Ukraine, Russia, United in Faith, Divided in Politicsi
X
Michael Eckels
April 19, 2014
There is a strong historical religious connection between Russia and Ukraine. But what role is religion playing in the current conflict? In the run-up to Easter, Michael Eckels in Moscow reports for VOA.
Video

Video Ukraine, Russia, United in Faith, Divided in Politics

There is a strong historical religious connection between Russia and Ukraine. But what role is religion playing in the current conflict? In the run-up to Easter, Michael Eckels in Moscow reports for VOA.
Video

Video Face of American Farmer is Changing

The average American farmer is now 58 years old, and farmers 65 and older are the fastest growing segment of the population. It’s a troubling trend signaling big changes ahead for American agriculture as aging farmers retire. Reporter Mike Osborne says a new report from the U.S. Census Bureau is suggesting what some of those changes might look like... and why they might not be so troubling.
Video

Video Donetsk Governor: Ukraine Military Assault 'Delicate But Necessary'

Around a dozen state buildings in eastern Ukraine remain in the hands of pro-Russian protesters who are demanding a referendum on self-rule. The governor of the whole Donetsk region is among those forced out by the protesters. He spoke to VOA's Henry Ridgwell from his temporary new office in Donetsk city.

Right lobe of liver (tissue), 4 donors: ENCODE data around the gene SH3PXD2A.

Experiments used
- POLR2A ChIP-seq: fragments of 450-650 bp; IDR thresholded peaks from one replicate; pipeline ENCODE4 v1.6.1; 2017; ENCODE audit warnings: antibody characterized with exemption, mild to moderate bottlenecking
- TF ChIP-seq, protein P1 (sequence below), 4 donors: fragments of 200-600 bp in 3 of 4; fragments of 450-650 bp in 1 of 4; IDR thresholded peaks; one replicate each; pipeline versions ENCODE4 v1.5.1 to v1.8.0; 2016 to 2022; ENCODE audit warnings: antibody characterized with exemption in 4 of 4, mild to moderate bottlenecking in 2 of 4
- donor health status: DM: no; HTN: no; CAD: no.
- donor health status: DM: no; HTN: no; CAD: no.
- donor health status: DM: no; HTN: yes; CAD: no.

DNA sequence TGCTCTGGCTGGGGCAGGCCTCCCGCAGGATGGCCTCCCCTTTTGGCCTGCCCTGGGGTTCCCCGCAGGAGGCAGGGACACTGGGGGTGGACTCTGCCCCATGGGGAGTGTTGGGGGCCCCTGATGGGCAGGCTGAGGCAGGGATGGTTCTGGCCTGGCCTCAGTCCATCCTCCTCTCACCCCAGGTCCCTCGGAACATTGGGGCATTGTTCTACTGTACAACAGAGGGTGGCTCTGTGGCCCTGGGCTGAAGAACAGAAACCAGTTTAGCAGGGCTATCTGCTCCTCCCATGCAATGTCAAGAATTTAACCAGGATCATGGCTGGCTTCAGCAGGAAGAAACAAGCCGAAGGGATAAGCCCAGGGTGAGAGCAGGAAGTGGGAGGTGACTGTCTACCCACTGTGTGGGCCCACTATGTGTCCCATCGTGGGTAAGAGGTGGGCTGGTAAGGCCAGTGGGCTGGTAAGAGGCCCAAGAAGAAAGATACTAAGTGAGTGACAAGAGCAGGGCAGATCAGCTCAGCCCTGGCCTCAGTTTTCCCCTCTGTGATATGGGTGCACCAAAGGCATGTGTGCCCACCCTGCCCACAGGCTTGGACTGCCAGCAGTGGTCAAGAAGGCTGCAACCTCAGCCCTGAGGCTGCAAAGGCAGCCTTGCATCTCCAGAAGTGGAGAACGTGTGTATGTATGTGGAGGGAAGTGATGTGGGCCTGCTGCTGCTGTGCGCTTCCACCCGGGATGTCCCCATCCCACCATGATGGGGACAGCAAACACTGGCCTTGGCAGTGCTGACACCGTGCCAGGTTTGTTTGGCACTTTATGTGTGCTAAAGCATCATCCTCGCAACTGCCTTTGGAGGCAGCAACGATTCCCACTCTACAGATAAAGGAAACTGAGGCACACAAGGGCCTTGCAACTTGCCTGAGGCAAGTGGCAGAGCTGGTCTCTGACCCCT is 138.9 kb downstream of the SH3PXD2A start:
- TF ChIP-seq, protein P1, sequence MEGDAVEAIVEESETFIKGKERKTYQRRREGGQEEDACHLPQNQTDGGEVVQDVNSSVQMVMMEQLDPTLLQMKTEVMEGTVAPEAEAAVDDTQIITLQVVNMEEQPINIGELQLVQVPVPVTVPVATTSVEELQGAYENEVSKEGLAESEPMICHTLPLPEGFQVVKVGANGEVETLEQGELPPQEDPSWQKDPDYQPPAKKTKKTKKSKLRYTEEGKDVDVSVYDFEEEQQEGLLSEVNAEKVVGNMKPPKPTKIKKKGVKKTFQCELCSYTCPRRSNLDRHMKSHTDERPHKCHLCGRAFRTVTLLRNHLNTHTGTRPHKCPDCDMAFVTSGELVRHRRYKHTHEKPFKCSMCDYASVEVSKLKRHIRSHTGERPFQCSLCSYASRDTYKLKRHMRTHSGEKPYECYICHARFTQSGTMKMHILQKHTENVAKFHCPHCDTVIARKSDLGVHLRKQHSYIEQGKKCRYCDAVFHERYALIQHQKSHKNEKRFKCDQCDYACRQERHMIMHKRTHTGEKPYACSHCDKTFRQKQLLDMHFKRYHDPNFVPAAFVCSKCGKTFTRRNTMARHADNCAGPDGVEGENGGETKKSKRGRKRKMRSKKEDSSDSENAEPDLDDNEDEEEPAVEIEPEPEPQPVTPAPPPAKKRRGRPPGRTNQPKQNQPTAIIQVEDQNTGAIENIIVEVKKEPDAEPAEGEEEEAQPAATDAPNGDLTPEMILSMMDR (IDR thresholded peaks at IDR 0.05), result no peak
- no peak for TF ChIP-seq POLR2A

Video

Video Drones May Soon Send Data From High Seas

Drones are usually associated with unmanned flying vehicles, but autonomous watercraft are also becoming useful tools for jobs ranging from scientific exploration to law enforcement to searching for a missing airliner in the Indian Ocean. VOA’s George Putic reports on sea-faring drones.
Video

Video New Earth-Size Planet Found

Not too big, not too small. Not too hot, not too cold. A newly discovered planet looks just right for life as we know it, according to an international group of astronomers. VOA’s Steve Baragona has more.
Video

Video Copts in Diaspora Worry About Future in Egypt

Around 10 percent of Egypt’s population belong to the Coptic faith, making them the largest Christian minority in the Middle East. But they have become targets of violence since the revolution three years ago. With elections scheduled for May and the struggle between the Egyptian military and Islamists continuing, many Copts abroad are deeply worried about the future of their ancient church. VOA religion correspondent Jerome Socolovsky visited a Coptic church outside Washington DC.
Video

Video Critics Say Venezuelan Protests Test Limits of Military's Support

During the two months of deadly anti-government protests that have rocked the oil-rich nation of Venezuela, President Nicolas Maduro has accused the opposition of trying to initiate a coup. Though a small number of military officers have been arrested for allegedly plotting against the government, VOA’s Brian Padden reports the leadership of the armed forces continues to support the president, at least for now.
Video

Video More Millenials Unplug to Embrace Board Games

A big new trend in the U.S. toy industry has more consumers switching off their high-tech gadgets to play with classic toys, like board games. This is especially true among the so-called millenial generation - those born in the 1980's and 90's. Elizabeth Lee has more from an unusual café in Los Angeles, where the new trend is popular and business is booming.
Video

Video Google Buys Drone Company

In its latest purchase of high-tech companies, Google has acquired a manufacturer of solar-powered drones that can stay in the air almost indefinitely, relaying broadband Internet connection to remote areas. It is seen as yet another step in the U.S. based Web giant’s bid to bring Internet to the whole world. VOA’s George Putic reports.
AppleAndroid